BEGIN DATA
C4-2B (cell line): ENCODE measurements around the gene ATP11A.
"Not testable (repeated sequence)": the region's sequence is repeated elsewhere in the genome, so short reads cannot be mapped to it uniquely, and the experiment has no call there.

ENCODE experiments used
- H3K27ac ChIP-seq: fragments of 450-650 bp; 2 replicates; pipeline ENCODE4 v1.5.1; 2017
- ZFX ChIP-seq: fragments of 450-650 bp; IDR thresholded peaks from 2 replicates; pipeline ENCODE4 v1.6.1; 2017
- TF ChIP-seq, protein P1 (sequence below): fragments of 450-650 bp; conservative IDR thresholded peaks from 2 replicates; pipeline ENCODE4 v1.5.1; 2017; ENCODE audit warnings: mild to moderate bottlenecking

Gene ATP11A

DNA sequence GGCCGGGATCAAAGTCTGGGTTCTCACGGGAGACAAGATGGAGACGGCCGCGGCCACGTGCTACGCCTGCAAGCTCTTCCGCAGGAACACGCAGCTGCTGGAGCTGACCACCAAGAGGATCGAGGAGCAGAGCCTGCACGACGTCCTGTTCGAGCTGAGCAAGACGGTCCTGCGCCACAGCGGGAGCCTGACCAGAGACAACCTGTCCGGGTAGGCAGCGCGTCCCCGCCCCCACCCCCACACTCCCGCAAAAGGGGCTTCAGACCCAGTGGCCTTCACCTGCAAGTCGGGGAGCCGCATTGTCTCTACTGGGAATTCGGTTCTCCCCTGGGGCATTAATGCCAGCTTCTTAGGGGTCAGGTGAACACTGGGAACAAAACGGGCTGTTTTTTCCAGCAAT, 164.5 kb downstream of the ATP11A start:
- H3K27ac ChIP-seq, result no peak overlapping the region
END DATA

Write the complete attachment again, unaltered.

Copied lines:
C4-2B (cell line): ENCODE measurements around the gene ATP11A.
"Not testable (repeated sequence)": the region's sequence is repeated elsewhere in the genome, so short reads cannot be mapped to it uniquely, and the experiment has no call there.

ENCODE experiments used
- H3K27ac ChIP-seq: fragments of 450-650 bp; 2 replicates; pipeline ENCODE4 v1.5.1; 2017
- ZFX ChIP-seq: fragments of 450-650 bp; IDR thresholded peaks from 2 replicates; pipeline ENCODE4 v1.6.1; 2017
- TF ChIP-seq, protein P1 (sequence below): fragments of 450-650 bp; conservative IDR thresholded peaks from 2 replicates; pipeline ENCODE4 v1.5.1; 2017; ENCODE audit warnings: mild to moderate bottlenecking

Gene ATP11A

DNA sequence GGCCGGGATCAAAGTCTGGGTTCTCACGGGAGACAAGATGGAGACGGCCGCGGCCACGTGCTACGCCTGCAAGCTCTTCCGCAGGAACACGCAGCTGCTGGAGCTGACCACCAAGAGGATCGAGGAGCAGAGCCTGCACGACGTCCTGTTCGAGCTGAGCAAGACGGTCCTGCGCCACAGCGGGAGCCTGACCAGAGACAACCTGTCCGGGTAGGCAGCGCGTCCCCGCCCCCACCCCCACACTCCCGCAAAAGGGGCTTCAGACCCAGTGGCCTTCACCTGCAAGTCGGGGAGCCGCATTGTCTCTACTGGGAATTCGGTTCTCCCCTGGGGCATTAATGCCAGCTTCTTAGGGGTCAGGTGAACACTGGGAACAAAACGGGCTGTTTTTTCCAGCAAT, 164.5 kb downstream of the ATP11A start:
- H3K27ac ChIP-seq, result no peak overlapping the region